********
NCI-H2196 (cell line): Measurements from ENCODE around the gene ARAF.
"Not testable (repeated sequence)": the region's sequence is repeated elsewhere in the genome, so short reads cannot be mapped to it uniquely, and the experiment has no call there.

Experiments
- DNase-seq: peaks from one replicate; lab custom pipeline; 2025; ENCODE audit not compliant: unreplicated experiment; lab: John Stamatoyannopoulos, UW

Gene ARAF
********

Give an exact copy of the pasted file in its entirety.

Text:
NCI-H2196 (cell line): Measurements from ENCODE around the gene ARAF.
"Not testable (repeated sequence)": the region's sequence is repeated elsewhere in the genome, so short reads cannot be mapped to it uniquely, and the experiment has no call there.

Experiments
- DNase-seq: peaks from one replicate; lab custom pipeline; 2025; ENCODE audit not compliant: unreplicated experiment; lab: John Stamatoyannopoulos, UW

Gene ARAF